Comparisons between Jones and former Oklahoma quarterback Sam Bradford should be immediately thrown out based on this criterion alone. Where Bradford had a weaker arm, somewhat due to injuries, Jones has a pro-caliber arm.
In viewing multiple games this week in preparation for the article, one concern I began to have was Jones’ confidence in the deep ball. He looks to the checkdown far too often and way too soon. Jones' inability to challenge the defense deep is a red flag on my scouting report. Whether by design or preference, he only throws deep when the receiver is running free. There’s nearly zero footage of him threading the needle into tight coverage. You can’t put that all on his receivers, either. Jones is simply afraid to take deep shots.
In this video, on a scoring drive, you will see four throws from Landry Jones. Three are checkdowns and one is to a wide open Ryan Broyles.
Barkley: 9.2 | Jones: 9.5
Barkley looks good throwing a football at first glance. After an in-depth scouting of four games (Cal, Oregon, UCLA, Minnesota), I have concerns.
Barkley tends to throw “down” at his receivers. He has a very high release point, which is great considering he’s only 6’2”, but the ball travels at a downward trajectory when he’s throwing underneath (see video). Another issue I have is that Barkley leaves his feet far too often when throwing the ball. This limits his follow through, which affects both arm strength and accuracy.
One knock on Jones is the time it takes him from receiving the snap to having the ball ready to throw. He’ll move the ball around too much once he catches the snap. This is a bad habit that NFL teams will break. Jones also gets in a rhythm of dropping the ball before he throws, which is a tell that NFL safeties will feed on. He has to be more consistent in keeping the ball up throughout his reads and progressions.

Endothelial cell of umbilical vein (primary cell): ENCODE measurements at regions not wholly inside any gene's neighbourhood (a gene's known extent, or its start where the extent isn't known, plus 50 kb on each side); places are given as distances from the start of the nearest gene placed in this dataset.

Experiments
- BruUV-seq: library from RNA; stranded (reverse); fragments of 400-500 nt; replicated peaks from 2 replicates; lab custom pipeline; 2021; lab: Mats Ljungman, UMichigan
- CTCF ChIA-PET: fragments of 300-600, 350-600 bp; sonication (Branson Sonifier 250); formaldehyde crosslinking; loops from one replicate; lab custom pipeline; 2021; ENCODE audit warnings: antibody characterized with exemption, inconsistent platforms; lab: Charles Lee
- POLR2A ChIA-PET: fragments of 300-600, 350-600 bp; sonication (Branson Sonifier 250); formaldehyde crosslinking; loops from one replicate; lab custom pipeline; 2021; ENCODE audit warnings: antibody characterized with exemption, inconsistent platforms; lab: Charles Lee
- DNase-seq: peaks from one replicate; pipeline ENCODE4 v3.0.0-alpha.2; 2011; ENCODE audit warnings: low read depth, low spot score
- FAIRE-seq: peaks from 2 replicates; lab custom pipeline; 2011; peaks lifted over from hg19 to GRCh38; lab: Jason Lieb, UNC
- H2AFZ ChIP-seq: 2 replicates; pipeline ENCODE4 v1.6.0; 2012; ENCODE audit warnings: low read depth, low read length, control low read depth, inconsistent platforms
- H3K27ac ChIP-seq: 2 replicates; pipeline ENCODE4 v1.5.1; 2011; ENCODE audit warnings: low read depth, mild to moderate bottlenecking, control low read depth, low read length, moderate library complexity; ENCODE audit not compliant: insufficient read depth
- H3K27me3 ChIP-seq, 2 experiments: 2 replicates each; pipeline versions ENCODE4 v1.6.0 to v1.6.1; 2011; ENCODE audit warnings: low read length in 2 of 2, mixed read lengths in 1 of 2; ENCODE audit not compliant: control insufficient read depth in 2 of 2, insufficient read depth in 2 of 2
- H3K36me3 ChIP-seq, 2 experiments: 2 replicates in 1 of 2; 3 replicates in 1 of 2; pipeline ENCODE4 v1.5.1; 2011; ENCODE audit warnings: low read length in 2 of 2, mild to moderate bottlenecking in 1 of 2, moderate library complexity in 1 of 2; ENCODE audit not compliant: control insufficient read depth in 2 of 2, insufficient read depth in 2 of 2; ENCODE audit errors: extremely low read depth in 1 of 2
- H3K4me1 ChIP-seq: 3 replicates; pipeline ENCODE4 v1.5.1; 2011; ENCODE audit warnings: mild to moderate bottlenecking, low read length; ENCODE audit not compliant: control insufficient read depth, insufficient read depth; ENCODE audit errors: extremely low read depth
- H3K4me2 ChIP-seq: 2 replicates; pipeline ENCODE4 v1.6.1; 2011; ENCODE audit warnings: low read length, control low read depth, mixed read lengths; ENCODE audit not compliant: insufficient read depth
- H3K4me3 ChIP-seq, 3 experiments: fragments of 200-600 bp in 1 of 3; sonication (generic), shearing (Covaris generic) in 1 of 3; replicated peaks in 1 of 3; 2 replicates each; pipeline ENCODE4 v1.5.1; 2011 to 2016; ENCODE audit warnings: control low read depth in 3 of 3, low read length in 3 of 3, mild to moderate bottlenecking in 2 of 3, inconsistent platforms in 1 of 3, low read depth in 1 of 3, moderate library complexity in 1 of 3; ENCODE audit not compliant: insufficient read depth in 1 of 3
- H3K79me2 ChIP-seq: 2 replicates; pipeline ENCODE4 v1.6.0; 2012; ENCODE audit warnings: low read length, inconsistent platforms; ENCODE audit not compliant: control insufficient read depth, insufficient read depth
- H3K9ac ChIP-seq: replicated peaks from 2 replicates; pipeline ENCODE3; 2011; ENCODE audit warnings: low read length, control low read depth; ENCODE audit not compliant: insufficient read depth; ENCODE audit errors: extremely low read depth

Barkley: 8.4 | Jones: 9.3
Barkley does a great job of taking the snap under center and making his reads while dropping in the pocket. You would be hard-pressed to find another college quarterback being asked to make the reads that USC puts on Barkley’s shoulders. The downside to that is Barkley throws a good number of interceptions. He’s been asked to read the field, but his decision-making is not always great.
The Oklahoma offense gets the ball out of Jones’ hand very fast, which doesn’t allow for much time to see the field or breakdown the defense. The read is quick, most likely a check to see where the cornerback is on his No. 1 read and then a check down to the back flaring out. Jones benefits from a spread offense built on the checkdown. At the snap, Jones takes one look downfield and will then look to a back or wide receiver hitting a zone route. This is great for Jones’ accuracy numbers and comparable to an NFL system that utilizes spread sets and checkdowns to the running backs. This makes Jones a great fit for the Colts, Chiefs or Seahawks.
Barkley: 9.7 | Jones: 10
There were no injuries found in a background check on Jones. Barkley has been banged up a few times in his career, notably an ankle sprain in 2010 that caused him to miss one game. This is definitely not an injury that would limit him in the future, though high ankle sprains can be consistent problems. Barkley also suffered a bruised shoulder in 2009.
Barkley: 9.5 | Jones: 9.8
Barkley’s play-action skills are on par with NFL quarterbacks three to four years in to a system. He does an excellent job extending the ball away from his body to sell the fake, and is able to quickly adjust and locate receivers after the mesh. A favorite play for USC is to play-action off a stretch run fake to either the right or left, which allows Barkley to move slightly outside the pocket and fire away.
Oklahoma likes to run play-action and boot Jones to his left or right—something he does very well. The play-action fakes shown by Jones are NFL quality.
Barkley: 8.5 | Jones: 9.6